Colvin observes, "A tendency to avoid reality, to minimize bad news, may lie deep in a corporate culture. [That may also be true of what James O'Toole apply characterizes as `ideology of comfort and the tyranny of custom.'] But while most cultural change must start at the top, this change can start anywhere. This recession is an unprecedented opportunity to begin such a change." In most workplaces, there is a wider and deeper sense of job insecurity now than at any previous time that I can recall since the 1930s.
Readers will appreciate Colvin's generous provision of examples of companies that demonstrate the effectiveness of several of the ten management principles that he recommends. However different these companies may be in most respects, Colvin suggests that their leaders understand the importance of taking five actions that are "simple to state and may seem simple to do, but they aren't": (1) They are highly visible and "make it emphatically clear they are present and on the job," (2) They are calm and in control, demonstrating composure and especially self-discipline; (3) They are decisive, making not only the tough calls but making what Noel Tichy and Warren Bennis characterize (in their book Judgment: How Winning Leaders Make Great Calls) as "the right tough calls"; (4) They show fearlessness by "facing bad news head on without cringing," addressing dangers in unvarnished terms; and (5) They explain a crisis in a larger context "by giving shape to events that have occurred and are occurring, portraying them as interesting, normal elements of life that may be no fun but [can be dealt with] while learning and growing." In the healthiest organizations, there are leaders at every level and in all areas who demonstrate these five actions.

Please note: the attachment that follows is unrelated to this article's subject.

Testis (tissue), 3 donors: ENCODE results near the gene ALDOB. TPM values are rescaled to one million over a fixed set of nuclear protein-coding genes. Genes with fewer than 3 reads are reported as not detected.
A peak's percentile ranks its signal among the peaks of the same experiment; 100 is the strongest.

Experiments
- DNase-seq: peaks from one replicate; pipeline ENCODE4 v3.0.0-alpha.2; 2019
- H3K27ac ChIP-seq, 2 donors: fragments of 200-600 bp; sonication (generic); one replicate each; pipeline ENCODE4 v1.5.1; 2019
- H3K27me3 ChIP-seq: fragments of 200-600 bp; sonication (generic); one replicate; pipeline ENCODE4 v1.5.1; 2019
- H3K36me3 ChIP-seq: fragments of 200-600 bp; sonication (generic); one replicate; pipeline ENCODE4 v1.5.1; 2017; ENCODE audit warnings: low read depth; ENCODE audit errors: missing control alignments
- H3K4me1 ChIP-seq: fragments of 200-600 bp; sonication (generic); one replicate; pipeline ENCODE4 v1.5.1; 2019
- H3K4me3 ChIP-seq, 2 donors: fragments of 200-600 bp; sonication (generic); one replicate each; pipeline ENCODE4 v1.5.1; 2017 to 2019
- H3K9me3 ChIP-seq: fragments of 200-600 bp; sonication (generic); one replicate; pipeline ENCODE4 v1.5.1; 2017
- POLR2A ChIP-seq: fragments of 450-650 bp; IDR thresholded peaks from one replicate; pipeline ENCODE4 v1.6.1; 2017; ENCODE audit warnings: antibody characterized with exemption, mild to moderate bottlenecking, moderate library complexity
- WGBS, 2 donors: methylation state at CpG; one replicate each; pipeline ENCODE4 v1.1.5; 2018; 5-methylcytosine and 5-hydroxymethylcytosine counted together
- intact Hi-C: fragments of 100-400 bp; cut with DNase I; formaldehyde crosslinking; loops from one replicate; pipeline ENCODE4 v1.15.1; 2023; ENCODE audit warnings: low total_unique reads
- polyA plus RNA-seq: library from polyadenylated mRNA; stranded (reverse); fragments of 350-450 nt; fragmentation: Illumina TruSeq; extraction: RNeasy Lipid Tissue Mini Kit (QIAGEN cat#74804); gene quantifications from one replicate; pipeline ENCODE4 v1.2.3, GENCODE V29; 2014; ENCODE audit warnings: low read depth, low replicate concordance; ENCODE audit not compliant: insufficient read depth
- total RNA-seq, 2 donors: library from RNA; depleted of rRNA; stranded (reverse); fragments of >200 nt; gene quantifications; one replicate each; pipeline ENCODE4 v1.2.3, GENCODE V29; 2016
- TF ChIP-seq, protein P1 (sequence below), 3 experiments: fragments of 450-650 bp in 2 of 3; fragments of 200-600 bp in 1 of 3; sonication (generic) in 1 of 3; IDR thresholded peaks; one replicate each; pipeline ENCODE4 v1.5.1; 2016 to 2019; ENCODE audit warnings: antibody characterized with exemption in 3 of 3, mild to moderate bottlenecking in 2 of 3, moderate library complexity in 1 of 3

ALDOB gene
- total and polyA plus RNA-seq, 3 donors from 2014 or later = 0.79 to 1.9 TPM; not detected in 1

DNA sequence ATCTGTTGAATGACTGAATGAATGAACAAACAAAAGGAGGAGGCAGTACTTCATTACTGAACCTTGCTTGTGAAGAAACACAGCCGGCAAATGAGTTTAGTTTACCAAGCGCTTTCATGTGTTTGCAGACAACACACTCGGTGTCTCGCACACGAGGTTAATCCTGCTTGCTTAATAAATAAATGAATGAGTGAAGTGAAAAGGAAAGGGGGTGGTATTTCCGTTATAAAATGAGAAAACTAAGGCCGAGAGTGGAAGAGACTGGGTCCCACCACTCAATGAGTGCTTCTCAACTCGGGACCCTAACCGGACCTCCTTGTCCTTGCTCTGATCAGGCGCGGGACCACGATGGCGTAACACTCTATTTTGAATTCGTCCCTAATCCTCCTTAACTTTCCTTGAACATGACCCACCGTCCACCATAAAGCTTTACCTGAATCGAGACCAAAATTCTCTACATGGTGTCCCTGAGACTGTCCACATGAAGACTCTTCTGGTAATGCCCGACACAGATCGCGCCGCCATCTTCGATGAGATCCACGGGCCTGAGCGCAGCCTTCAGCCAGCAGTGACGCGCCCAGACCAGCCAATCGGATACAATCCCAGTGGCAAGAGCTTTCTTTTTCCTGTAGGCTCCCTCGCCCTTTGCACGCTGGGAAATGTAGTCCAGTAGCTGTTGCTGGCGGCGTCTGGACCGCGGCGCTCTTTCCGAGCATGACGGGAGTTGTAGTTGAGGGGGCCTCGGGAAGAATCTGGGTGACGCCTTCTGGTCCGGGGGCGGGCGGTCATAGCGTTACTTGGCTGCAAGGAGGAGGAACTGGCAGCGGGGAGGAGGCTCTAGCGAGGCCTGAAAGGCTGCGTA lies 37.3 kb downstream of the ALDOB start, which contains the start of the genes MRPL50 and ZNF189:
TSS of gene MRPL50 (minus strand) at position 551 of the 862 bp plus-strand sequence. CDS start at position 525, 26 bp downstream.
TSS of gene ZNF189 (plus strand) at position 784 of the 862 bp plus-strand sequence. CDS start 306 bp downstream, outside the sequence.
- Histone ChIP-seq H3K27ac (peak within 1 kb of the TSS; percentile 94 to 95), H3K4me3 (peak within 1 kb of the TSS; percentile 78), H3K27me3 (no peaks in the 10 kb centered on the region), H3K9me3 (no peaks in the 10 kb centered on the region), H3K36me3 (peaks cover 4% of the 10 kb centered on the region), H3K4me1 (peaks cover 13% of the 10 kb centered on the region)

Credit Geoff Colvin with sharing everything he knows that can help many (if not most) companies to survive and then prevail during the current recession, and eventually thrive in its aftermath. I suggest that business leaders who read this book think of it as a hybrid: a wake-up call/reality check and an operations manual. Heaven knows, the challenges business leaders now face are formidable. That said, they would be well-advised to keep in mind what Henry Ford said long ago: "Whether you think you can or think you can't, you're right." The choice is theirs.
on February 2, 2010
Great to see someone take both a contrarian view and be willing to go on record for it and to apply common sense to the results that quantitative models and their owners projected. Hunkering down is easier to do than to do the extra work, strategy, and risk management needed to thrive over the next few years.
Gary W Patterson the FiscalDoctor
Author of Stick Out Your Balance Sheet and Cough: Best Practices for Long-Term Business Health
1 of 2 people found the following review helpful
on August 8, 2009
This book was insightful and provided much needed perspective for these turbulent (and opportunistic) times. This is an easy, must read for all C-Suite Execs